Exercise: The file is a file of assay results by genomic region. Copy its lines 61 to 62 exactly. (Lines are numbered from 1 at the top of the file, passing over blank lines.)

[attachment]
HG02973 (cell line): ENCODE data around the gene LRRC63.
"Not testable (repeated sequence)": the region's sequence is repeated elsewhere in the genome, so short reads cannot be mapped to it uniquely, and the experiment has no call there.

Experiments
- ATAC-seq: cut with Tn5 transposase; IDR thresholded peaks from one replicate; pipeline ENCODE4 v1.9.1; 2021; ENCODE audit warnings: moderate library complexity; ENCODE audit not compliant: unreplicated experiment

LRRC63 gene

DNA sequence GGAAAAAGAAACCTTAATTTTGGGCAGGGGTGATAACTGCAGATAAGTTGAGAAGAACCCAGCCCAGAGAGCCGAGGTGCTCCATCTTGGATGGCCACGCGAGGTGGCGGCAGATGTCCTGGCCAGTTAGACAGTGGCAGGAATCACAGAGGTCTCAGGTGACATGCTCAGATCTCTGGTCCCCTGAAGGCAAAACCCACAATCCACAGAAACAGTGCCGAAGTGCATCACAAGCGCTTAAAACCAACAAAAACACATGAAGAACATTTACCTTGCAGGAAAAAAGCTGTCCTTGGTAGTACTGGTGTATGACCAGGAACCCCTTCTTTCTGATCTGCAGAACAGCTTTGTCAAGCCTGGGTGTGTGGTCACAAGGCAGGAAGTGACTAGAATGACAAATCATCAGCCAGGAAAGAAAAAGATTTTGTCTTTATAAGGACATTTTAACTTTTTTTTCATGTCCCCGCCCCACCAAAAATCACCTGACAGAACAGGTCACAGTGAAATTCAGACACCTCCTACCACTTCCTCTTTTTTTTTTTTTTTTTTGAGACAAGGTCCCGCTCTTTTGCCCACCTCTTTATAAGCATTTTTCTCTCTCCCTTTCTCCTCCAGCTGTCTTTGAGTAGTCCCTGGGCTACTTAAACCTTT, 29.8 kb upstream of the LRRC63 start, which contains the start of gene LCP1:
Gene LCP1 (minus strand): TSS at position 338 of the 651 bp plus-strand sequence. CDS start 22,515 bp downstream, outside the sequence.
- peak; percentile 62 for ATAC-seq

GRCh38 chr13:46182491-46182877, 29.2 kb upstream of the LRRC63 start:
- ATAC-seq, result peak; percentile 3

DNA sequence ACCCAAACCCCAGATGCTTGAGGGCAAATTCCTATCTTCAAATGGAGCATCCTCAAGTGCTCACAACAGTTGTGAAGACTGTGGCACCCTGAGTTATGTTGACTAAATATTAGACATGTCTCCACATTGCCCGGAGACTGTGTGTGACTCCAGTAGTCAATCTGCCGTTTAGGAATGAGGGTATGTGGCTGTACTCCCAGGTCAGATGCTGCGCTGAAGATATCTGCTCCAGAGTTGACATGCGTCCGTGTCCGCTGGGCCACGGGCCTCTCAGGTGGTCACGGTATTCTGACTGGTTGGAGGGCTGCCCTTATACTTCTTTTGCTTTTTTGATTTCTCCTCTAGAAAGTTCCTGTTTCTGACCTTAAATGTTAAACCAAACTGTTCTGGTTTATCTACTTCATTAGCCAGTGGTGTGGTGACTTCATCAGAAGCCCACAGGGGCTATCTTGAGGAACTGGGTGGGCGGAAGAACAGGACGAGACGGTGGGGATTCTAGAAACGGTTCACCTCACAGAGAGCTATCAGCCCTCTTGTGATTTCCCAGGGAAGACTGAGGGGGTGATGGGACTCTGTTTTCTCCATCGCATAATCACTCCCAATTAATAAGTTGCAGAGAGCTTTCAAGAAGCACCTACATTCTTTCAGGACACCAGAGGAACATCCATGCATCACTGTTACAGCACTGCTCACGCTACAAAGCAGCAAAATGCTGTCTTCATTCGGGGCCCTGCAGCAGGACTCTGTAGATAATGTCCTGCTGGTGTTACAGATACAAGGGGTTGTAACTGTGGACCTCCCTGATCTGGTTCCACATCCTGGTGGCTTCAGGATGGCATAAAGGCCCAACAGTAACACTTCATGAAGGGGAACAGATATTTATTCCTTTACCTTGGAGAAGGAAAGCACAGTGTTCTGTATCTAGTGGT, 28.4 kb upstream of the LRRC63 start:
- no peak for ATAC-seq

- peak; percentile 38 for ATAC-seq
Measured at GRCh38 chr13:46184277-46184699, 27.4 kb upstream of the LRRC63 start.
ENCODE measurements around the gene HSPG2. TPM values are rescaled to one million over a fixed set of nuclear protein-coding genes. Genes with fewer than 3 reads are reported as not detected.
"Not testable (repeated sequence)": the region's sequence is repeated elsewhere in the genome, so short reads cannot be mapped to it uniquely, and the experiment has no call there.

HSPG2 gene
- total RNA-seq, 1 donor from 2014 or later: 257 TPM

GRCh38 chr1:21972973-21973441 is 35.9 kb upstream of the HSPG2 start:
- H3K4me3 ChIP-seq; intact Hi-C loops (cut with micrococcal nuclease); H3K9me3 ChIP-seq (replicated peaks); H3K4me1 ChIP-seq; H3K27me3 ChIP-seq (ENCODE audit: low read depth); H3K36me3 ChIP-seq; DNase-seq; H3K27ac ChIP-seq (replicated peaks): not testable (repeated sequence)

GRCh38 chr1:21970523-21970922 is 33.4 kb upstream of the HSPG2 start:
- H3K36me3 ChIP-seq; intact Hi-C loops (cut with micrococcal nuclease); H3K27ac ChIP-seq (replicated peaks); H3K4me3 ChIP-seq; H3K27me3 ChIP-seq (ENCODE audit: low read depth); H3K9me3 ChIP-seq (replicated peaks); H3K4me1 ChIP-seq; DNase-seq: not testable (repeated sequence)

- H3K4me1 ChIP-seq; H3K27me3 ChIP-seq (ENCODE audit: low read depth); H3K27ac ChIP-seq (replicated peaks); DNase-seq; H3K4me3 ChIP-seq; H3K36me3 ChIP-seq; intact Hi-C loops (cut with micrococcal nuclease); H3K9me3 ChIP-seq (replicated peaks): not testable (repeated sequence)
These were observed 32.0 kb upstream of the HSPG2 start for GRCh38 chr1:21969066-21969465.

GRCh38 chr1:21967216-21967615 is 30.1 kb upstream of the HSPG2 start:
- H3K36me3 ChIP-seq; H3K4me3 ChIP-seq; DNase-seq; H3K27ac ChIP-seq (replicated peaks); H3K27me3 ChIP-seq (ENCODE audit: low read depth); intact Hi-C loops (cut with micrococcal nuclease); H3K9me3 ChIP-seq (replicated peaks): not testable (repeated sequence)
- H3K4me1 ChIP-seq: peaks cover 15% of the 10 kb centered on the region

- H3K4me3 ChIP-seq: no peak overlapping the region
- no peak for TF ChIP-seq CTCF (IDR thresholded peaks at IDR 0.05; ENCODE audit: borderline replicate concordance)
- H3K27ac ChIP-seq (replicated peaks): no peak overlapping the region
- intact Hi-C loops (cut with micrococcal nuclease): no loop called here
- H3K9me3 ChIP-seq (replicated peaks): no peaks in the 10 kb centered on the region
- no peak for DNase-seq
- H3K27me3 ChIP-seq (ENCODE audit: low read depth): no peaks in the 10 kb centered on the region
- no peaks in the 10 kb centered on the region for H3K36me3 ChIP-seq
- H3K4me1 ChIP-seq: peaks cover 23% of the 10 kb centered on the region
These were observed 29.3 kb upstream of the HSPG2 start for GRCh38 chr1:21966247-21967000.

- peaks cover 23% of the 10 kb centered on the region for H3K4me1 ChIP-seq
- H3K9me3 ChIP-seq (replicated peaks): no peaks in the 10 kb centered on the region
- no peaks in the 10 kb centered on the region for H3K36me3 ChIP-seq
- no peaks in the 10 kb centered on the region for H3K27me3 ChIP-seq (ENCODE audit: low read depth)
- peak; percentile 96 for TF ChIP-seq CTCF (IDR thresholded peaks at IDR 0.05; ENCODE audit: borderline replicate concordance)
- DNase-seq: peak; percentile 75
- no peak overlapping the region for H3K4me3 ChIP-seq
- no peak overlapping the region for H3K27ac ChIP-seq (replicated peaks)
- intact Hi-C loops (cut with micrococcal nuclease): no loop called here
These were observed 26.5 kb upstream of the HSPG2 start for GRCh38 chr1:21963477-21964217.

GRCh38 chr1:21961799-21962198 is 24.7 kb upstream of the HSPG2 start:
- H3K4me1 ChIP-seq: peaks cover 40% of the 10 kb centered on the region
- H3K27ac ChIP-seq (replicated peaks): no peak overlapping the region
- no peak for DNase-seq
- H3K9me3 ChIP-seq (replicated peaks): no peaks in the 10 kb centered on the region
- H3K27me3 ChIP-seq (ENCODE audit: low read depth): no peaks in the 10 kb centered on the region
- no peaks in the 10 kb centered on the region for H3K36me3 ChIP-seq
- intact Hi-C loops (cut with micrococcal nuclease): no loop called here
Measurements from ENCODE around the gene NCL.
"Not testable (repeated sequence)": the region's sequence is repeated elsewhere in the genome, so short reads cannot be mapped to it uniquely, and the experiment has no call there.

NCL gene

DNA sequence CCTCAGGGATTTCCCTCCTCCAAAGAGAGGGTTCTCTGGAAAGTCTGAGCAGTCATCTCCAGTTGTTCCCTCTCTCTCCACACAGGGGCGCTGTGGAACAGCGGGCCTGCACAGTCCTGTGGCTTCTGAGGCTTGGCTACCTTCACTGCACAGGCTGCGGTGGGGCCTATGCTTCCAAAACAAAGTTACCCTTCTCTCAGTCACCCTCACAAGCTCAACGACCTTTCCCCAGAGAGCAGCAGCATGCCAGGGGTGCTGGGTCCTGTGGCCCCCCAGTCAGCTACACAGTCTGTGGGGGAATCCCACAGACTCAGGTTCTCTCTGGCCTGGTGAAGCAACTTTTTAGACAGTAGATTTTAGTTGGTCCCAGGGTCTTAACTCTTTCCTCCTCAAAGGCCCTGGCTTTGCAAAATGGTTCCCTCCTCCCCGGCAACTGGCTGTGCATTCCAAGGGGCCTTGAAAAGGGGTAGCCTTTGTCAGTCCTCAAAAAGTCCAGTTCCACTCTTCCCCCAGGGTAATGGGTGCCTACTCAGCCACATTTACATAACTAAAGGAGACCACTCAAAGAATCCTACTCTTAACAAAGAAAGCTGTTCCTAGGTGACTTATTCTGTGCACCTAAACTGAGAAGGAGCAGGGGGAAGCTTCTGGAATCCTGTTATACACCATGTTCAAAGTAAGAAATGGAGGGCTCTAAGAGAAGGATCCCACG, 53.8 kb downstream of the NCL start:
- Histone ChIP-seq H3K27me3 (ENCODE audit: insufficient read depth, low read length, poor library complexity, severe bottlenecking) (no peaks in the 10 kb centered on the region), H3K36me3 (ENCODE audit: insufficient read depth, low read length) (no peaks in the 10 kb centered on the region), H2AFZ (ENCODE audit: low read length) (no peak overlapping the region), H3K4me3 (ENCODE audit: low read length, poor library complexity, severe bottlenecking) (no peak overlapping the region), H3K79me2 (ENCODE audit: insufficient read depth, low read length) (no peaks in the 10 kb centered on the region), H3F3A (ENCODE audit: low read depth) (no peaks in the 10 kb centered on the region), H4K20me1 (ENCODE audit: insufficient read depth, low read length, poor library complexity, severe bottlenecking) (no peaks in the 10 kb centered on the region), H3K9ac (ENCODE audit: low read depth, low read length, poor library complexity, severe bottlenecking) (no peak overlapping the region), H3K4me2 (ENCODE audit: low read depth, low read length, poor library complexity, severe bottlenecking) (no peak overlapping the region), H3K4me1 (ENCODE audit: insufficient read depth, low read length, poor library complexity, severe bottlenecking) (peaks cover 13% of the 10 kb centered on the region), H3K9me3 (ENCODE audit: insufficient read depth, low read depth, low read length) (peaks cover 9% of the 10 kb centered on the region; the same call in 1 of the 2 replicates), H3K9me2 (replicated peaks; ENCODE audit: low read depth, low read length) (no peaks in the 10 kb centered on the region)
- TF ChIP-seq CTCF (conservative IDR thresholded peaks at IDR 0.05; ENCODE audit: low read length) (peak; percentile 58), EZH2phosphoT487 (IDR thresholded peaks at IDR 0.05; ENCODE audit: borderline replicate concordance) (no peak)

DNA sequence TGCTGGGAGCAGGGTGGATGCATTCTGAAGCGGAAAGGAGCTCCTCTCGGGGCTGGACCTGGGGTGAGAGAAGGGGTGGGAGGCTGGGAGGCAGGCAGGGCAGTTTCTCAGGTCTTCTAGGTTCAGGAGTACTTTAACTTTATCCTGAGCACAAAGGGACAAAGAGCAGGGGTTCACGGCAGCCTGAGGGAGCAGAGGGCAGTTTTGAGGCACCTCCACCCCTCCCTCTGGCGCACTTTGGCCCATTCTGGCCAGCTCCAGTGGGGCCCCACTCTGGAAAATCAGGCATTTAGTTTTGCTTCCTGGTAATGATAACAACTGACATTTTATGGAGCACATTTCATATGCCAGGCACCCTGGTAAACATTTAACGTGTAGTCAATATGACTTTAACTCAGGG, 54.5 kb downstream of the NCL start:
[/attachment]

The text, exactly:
- TF ChIP-seq CTCF (conservative IDR thresholded peaks at IDR 0.05; ENCODE audit: low read length) (peak; percentile 58), EZH2phosphoT487 (IDR thresholded peaks at IDR 0.05; ENCODE audit: borderline replicate concordance) (no peak)

DNA sequence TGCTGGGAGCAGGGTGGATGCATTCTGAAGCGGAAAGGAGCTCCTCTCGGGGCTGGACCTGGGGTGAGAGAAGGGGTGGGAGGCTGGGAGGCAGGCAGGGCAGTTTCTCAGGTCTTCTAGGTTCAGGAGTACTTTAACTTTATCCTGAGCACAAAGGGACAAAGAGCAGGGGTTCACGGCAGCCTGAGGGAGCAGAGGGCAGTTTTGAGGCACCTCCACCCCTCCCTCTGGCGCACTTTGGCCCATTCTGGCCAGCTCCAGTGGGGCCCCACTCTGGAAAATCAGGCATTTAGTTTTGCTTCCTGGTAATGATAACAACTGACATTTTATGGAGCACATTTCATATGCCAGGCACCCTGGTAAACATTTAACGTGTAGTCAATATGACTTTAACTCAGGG, 54.5 kb downstream of the NCL start: